The Tradition of Feast Days

Submitted by FatherAthanasios on Wed, 11/03/2021 - 09:11
Interior view of the Church of St George in Lydda Palestine

It is a common tradition in the Church, but many do not know the origins of celebrating “Name Days” also known as Feast Days. For example, today is several saints are commemorated on the Calendar, including, Acepsimas the Bishop, Joseph the Presbyter, and Aeithalas the Deacon. Today is also the commemoration of the Dedication of the Temple of St George the Great Martyr. What does all this have to do with our tradition today of celebrating ‘our’ name day?

In general terms, the tradition of Feast Days developed like this. Since today is the commemoration of the Temple of St George, it lends itself to a perfect ‘teaching moment’ on the subject. In the ancient Church, when someone the people considered saintly died, the faithful would gather at their tomb on the annual remembrance of their death, in the case of St George (and thousands more) it was his martyrdom. They would gather for Divine Liturgy, which is the ultimate expression of thanksgiving in the Church, using the saints actual tomb as the Altar for the Liturgy.

Eventually, so many would gather, and even begin to make pilgrimages to the tomb during the year, a Church was constructed on the Holy Site. Sometimes this was the site of the martyrdom as in the case of St Stephen the Protomartyr, but mostly above or around the tomb. In the case of St George, a Church was constructed especially for his tomb in Lydda in Palestine. This is what is celebrated today on the Church calendar, and the Church remains standing to this day. The ‘original’ Church of St George is a place of pilgrimage for faithful Christians from throughout the world.

As the fame of certain Saints spread throughout the world, additional Churches would be constructed to honor them. Though the new churches did not house the tombs of these saints, it became common for bones of saints (sometimes the named saint) to be sealed in the Holy Altar as part of the Consecration Service (Dedication) remembering the original tradition of using the tombs as Holy Altars for the Divine Liturgy.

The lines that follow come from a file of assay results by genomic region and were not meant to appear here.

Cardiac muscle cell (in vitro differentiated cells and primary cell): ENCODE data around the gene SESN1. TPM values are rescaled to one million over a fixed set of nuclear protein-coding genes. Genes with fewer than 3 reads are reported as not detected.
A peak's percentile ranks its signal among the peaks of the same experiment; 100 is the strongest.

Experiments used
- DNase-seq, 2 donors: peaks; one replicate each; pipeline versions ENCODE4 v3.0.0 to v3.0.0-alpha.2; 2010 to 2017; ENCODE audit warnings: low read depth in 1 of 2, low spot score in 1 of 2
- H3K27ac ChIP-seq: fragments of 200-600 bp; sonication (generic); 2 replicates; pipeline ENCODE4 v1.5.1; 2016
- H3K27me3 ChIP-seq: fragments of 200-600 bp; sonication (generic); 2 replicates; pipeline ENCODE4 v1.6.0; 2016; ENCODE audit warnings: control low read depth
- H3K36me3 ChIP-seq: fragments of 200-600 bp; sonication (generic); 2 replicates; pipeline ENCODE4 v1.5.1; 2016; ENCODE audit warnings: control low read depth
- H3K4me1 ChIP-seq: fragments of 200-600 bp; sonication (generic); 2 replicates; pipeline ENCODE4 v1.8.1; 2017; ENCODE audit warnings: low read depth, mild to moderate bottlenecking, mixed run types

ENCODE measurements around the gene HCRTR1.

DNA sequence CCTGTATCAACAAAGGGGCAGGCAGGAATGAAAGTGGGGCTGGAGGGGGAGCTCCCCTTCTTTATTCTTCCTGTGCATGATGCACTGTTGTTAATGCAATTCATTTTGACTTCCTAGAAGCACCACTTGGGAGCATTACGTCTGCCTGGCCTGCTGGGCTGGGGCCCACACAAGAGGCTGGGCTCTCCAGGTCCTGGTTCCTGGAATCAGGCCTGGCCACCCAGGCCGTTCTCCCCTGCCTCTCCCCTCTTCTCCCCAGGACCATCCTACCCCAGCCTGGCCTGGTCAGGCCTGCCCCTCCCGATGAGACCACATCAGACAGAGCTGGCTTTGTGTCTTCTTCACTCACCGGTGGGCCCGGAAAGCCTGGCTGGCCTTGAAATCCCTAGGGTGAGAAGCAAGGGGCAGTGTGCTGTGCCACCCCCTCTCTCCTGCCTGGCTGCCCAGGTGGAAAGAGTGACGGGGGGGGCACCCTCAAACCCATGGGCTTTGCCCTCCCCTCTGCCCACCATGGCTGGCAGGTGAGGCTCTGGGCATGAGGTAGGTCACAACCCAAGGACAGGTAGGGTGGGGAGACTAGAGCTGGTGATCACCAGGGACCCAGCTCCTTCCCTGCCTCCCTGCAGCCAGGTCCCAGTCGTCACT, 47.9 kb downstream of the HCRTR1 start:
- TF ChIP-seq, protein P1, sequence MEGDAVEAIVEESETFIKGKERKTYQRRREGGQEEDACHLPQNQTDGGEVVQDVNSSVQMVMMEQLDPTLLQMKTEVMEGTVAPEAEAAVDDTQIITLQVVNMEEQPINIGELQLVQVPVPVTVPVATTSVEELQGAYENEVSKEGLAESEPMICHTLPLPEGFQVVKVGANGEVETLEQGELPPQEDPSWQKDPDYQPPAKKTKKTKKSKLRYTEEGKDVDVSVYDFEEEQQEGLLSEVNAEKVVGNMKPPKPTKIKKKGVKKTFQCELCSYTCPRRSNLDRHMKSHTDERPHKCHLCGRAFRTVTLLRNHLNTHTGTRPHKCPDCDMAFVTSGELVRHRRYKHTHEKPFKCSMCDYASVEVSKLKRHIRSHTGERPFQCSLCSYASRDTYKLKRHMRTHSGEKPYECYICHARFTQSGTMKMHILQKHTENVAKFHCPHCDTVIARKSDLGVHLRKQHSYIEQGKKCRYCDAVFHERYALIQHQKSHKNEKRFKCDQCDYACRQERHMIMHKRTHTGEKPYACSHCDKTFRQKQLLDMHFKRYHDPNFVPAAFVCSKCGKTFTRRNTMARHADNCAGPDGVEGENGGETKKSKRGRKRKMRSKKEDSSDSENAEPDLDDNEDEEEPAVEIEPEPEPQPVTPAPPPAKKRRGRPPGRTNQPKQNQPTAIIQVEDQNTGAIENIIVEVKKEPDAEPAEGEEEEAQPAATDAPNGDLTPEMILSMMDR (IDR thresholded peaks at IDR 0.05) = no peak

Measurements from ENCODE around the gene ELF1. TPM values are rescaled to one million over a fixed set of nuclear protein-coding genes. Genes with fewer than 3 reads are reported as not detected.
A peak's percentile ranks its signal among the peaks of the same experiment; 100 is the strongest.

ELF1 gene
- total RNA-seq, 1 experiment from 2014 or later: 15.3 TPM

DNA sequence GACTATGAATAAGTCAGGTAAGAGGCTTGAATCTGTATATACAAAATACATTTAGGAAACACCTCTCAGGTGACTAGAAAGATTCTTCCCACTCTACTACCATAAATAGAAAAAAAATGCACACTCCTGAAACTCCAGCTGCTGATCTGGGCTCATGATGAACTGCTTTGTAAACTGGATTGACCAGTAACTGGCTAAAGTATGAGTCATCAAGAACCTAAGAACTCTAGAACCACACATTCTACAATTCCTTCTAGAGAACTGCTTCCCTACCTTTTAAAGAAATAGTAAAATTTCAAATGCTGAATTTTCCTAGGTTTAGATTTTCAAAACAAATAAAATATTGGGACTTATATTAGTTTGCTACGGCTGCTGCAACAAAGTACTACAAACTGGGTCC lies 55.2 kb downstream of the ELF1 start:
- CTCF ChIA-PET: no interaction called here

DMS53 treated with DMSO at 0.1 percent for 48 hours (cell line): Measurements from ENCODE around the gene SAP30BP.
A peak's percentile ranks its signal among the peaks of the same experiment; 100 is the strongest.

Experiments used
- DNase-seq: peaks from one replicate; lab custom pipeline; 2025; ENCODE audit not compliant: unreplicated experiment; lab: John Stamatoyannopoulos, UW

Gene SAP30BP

As the tradition has been handed down, today Churches in honor of St George (keeping our example, although this is the case with any church) are built in honor of the original Church of St George’s tomb. This is where the tradition of Feast Days comes into play. Each year on the Feast of St George, the faithful gather, either in the original Church or other Churches named for St George to celebrate Divine Liturgy and thank God in honor of St George.

I want to be clear. We are not celebrating Divine Liturgy because your cousin is George, but to honor SAINT George. While it isn’t bad to go to church in honor of your cousin, we should do our best to remember we are honoring the SAINT. Therefore, if a Church of St George is in the area, many times other Churches will ‘close’ that day so all the faithful can gather at the Church of St George for Divine Liturgy, remembering the ancient tradition.

You can create a family tradition for various saints. Plan for your family to travel to various Church for a pilgrimage in honor of particular saints on the Feast of those Saints. You will be keeping a pious tradition that dates back to the original Church, and teaching your children that the Saints are worthy of honor for the great faith example they provide for us.

At a minimum sit with your family often and read about the Saints on their Feast Days. It can help inspire you to Live A New Life In Christ.

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